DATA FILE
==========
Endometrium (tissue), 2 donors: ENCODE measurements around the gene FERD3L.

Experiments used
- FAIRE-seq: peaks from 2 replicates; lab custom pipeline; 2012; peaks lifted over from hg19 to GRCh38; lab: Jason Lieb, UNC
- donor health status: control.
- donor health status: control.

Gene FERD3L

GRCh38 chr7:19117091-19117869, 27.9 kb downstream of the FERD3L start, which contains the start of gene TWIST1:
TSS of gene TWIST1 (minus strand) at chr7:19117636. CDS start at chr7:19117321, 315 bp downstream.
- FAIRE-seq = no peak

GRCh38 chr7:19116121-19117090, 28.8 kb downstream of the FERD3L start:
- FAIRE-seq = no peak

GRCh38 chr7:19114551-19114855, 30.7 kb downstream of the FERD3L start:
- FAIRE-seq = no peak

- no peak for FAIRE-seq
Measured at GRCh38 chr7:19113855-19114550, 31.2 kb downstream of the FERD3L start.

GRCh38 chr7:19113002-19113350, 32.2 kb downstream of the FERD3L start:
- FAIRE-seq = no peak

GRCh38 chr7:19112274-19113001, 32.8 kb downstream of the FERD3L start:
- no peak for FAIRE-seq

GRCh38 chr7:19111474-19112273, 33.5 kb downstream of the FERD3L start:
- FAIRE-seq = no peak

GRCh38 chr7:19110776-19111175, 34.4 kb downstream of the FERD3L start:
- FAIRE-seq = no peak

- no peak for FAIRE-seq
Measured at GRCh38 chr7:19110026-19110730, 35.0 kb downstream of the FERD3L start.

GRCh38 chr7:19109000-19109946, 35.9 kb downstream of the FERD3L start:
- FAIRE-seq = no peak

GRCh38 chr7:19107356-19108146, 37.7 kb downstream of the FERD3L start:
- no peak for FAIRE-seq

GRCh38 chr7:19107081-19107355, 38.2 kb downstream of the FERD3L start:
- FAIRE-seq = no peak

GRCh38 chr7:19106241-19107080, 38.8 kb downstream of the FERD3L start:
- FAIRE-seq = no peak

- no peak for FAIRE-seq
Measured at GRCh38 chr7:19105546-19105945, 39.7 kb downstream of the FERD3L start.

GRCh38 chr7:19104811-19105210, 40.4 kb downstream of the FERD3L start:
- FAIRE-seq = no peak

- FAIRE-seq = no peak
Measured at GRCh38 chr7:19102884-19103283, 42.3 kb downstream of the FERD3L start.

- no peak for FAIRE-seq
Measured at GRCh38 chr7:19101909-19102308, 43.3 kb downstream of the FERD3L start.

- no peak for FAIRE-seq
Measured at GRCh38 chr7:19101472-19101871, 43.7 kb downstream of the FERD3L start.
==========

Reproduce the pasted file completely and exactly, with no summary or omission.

Endometrium (tissue), 2 donors: ENCODE measurements around the gene FERD3L.

Experiments used
- FAIRE-seq: peaks from 2 replicates; lab custom pipeline; 2012; peaks lifted over from hg19 to GRCh38; lab: Jason Lieb, UNC
- donor health status: control.
- donor health status: control.

Gene FERD3L

GRCh38 chr7:19117091-19117869, 27.9 kb downstream of the FERD3L start, which contains the start of gene TWIST1:
TSS of gene TWIST1 (minus strand) at chr7:19117636. CDS start at chr7:19117321, 315 bp downstream.
- FAIRE-seq = no peak

GRCh38 chr7:19116121-19117090, 28.8 kb downstream of the FERD3L start:
- FAIRE-seq = no peak

GRCh38 chr7:19114551-19114855, 30.7 kb downstream of the FERD3L start:
- FAIRE-seq = no peak

- no peak for FAIRE-seq
Measured at GRCh38 chr7:19113855-19114550, 31.2 kb downstream of the FERD3L start.

GRCh38 chr7:19113002-19113350, 32.2 kb downstream of the FERD3L start:
- FAIRE-seq = no peak

GRCh38 chr7:19112274-19113001, 32.8 kb downstream of the FERD3L start:
- no peak for FAIRE-seq

GRCh38 chr7:19111474-19112273, 33.5 kb downstream of the FERD3L start:
- FAIRE-seq = no peak

GRCh38 chr7:19110776-19111175, 34.4 kb downstream of the FERD3L start:
- FAIRE-seq = no peak

- no peak for FAIRE-seq
Measured at GRCh38 chr7:19110026-19110730, 35.0 kb downstream of the FERD3L start.

GRCh38 chr7:19109000-19109946, 35.9 kb downstream of the FERD3L start:
- FAIRE-seq = no peak

GRCh38 chr7:19107356-19108146, 37.7 kb downstream of the FERD3L start:
- no peak for FAIRE-seq

GRCh38 chr7:19107081-19107355, 38.2 kb downstream of the FERD3L start:
- FAIRE-seq = no peak

GRCh38 chr7:19106241-19107080, 38.8 kb downstream of the FERD3L start:
- FAIRE-seq = no peak

- no peak for FAIRE-seq
Measured at GRCh38 chr7:19105546-19105945, 39.7 kb downstream of the FERD3L start.

GRCh38 chr7:19104811-19105210, 40.4 kb downstream of the FERD3L start:
- FAIRE-seq = no peak

- FAIRE-seq = no peak
Measured at GRCh38 chr7:19102884-19103283, 42.3 kb downstream of the FERD3L start.

- no peak for FAIRE-seq
Measured at GRCh38 chr7:19101909-19102308, 43.3 kb downstream of the FERD3L start.

- no peak for FAIRE-seq
Measured at GRCh38 chr7:19101472-19101871, 43.7 kb downstream of the FERD3L start.